Investing expert Charlie Munger, Warren Buffett's right hand, warns us that we should always pay attention to the power of incentives. While well-crafted incentives can promote good management that leads to strong returns for investors, poorly crafted incentives can lead to mismanagement that can cause our investments to plummet.
So I'm concerned that SandRidge Energy has given its board incentives to serve management's interests rather than shareholders' interests. Here's why.
What do shareholders get in this quid pro quo?
In its 2013 proxy, SandRidge disclosed that it signed a three-year contract to rent commercial space from an entity that is partially owned by board member Roy T. Oliver. Under the contract, SandRidge will pay $510,000 in annual rent, minus the cost of any renovations it makes to the property.
The disclosure indicates that the board believes the terms of the contract are fair market rates. While I don't see a particular reason to be concerned about the price the company is paying for the property (given the limited information that is provided), I am concerned about the possibility that this business relationship may create a "quid pro quo" relationship between SandRidge's management and Oliver, who may be grateful for SandRidge's patronage.
And Oliver's gratitude could be risky for investors. Note that Oliver is classified as an independent board member despite this business relationship. He was a member of SandRidge's compensation committee in 2012, and is currently a member of the nominating and governance committee. Oliver's presence on these committees puts him in a strong position to help CEO and Chairman Tom Ward secure attractive compensation packages and recruit board members that would be charitable to management.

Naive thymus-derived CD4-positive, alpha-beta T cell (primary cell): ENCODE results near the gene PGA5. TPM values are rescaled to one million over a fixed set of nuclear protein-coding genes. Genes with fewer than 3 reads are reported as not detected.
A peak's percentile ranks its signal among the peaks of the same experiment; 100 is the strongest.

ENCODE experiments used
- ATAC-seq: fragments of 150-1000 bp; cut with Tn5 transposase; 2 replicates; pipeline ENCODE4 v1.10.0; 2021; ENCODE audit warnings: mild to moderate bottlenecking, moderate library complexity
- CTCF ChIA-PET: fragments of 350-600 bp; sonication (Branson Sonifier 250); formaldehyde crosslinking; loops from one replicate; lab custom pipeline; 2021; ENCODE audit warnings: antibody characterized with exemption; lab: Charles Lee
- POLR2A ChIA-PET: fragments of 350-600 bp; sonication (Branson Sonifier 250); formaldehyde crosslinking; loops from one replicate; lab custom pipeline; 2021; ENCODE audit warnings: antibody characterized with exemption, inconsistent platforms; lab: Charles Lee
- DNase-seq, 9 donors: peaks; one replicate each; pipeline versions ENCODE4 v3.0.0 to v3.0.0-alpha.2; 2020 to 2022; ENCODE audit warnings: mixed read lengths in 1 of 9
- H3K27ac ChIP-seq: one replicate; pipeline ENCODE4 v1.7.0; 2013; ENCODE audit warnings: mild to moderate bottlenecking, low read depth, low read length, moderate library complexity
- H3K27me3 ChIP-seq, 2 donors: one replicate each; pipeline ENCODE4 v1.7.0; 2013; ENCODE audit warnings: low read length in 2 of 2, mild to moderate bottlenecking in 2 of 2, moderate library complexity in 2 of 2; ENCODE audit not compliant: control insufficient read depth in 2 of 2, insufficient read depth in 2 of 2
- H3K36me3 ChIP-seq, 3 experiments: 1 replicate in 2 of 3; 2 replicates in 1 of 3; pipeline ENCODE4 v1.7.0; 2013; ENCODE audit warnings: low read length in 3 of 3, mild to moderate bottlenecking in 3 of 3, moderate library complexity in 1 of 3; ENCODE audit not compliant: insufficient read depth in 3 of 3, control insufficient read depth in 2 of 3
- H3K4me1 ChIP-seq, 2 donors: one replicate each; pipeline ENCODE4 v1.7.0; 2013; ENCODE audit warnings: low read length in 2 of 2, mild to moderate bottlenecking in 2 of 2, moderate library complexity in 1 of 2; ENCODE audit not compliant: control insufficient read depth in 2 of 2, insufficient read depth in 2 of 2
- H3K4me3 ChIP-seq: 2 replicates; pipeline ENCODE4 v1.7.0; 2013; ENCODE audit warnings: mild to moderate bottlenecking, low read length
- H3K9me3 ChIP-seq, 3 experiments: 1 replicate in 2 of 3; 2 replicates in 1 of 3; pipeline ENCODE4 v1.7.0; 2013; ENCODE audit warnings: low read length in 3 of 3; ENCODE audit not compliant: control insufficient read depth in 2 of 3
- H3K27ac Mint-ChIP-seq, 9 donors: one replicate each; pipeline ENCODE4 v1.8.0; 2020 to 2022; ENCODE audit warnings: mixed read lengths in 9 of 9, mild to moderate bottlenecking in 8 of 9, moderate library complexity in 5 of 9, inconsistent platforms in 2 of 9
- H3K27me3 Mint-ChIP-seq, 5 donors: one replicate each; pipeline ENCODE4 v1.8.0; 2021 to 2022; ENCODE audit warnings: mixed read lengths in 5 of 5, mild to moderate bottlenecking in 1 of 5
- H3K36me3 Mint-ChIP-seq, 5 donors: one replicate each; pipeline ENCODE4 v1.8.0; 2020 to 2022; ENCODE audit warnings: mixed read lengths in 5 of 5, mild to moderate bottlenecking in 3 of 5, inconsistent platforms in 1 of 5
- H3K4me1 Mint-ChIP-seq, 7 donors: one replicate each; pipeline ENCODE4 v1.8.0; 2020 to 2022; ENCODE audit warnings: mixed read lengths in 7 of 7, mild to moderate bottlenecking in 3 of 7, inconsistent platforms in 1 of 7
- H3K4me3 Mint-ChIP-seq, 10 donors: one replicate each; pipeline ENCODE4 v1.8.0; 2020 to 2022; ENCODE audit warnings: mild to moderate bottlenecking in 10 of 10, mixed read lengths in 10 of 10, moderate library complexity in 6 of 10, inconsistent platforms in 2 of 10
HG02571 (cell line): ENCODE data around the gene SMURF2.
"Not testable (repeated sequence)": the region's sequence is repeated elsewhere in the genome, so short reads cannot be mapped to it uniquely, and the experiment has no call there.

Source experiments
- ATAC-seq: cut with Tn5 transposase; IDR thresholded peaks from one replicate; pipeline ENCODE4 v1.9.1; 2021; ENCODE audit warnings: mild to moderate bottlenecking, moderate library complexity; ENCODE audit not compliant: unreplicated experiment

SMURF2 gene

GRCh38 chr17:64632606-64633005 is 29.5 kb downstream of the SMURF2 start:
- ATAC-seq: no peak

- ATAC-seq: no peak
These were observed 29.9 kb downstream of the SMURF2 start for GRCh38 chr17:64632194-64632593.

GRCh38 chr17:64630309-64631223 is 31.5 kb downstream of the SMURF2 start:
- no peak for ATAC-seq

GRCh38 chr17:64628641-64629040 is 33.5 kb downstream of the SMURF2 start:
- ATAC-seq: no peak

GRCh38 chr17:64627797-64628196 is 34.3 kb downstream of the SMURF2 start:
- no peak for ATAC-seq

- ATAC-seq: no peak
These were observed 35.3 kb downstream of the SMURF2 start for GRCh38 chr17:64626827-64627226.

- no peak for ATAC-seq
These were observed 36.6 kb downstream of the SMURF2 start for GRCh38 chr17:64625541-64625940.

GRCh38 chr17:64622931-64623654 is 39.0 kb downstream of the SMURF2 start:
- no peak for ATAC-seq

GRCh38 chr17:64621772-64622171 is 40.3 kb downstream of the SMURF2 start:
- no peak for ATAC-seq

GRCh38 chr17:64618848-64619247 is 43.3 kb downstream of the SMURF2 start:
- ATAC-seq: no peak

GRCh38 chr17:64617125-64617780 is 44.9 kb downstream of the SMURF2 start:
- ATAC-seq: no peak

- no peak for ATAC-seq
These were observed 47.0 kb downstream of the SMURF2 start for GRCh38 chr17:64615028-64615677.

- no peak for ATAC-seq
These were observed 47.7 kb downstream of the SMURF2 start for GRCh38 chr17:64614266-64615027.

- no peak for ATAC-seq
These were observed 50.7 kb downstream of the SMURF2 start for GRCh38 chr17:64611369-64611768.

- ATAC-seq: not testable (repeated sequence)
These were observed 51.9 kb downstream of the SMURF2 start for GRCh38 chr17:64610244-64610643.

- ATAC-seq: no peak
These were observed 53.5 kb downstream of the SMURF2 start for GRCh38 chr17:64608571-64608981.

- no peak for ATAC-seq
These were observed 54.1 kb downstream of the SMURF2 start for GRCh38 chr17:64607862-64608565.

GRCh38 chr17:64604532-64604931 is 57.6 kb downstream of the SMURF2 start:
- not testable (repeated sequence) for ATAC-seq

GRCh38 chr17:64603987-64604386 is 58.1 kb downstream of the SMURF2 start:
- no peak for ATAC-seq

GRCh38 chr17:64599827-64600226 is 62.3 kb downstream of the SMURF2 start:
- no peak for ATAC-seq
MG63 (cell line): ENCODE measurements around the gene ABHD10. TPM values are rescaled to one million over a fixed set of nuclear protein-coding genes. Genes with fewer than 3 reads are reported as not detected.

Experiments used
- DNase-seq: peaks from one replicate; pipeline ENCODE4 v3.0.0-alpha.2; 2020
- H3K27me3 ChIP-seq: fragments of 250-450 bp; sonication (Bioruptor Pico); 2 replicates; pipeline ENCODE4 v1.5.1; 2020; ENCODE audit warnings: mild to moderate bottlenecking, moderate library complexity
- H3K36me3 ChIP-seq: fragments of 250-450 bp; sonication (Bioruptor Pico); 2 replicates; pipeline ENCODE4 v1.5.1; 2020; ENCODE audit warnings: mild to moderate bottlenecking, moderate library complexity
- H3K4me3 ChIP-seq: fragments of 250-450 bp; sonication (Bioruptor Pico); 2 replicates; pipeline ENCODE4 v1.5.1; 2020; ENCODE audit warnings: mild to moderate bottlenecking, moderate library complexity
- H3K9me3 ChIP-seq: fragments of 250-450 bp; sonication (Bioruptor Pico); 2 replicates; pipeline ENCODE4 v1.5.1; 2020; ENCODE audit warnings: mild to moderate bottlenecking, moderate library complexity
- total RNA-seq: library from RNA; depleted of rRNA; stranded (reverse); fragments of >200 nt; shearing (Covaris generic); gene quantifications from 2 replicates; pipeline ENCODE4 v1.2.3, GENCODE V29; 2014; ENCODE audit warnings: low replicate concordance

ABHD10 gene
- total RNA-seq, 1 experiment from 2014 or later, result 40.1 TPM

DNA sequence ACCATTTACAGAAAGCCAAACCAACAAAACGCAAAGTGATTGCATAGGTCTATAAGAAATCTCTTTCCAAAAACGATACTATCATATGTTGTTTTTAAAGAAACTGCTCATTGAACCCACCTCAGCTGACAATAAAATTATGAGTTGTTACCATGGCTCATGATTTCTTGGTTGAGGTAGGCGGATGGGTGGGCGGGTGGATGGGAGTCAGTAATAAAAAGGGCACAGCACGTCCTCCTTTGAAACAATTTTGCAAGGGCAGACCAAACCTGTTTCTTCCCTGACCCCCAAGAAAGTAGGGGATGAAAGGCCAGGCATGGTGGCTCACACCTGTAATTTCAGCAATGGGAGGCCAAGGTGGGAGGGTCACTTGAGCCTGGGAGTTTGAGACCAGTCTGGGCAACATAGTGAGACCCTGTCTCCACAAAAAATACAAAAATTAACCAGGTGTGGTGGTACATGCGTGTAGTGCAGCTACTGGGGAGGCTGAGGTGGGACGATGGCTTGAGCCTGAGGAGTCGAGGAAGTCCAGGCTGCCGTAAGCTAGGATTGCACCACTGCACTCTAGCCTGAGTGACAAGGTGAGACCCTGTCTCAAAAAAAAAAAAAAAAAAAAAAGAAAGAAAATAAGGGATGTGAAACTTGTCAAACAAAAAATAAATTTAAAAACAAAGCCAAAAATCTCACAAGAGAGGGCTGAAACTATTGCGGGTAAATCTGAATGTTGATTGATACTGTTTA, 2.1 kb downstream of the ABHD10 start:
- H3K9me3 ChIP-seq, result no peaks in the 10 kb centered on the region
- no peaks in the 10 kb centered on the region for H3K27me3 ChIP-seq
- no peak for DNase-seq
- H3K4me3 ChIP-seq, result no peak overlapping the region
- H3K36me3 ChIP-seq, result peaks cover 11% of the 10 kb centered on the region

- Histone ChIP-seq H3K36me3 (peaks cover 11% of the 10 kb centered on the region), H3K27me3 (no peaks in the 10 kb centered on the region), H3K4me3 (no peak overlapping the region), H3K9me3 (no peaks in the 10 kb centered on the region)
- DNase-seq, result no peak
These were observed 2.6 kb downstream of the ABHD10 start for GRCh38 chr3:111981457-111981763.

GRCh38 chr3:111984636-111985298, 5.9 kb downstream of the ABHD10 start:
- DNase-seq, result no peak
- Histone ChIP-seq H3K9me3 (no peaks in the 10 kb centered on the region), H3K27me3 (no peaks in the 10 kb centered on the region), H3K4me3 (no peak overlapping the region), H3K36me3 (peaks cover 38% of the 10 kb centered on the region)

Note that the presence of this business relationship doesn't mean Oliver will make decisions that favor management over investors. However, management's willingness to engage in these related-party transactions can give board directors incentives to curry favor with management in hopes of getting something in return down the road, even at the expense of shareholders.
Stealing our Thunder
SandRidge also disclosed certain business dealings with NBA team Oklahoma City Thunder, in which Tom Ward owns a 19.23% interest, and board director Everett Dobson owns a 3.85% interest. Interestingly, Dobson is also categorized as an independent board member despite this business relationship, and is the chair of SandRidge's audit committee.
In 2008 SandRidge signed a five-year sponsorship agreement with the Thunder, costing the company about $3,275,000 annually. When the team qualified for the playoffs last year, the same sponsorship agreement required the company to pay out an additional $612,000. In 2009, SandRidge entered a four-year agreement to license a suite at the Thunder's home arena.
This sponsorship decision could be good for the company in that it provides a valuable marketing opportunity. However, the fact that two board members have sizable personal financial interests in the Thunder makes me worry that this decision could be at least partially driven by the board's willingness to help Ward and Dobson line their own pockets at the expense of shareholders.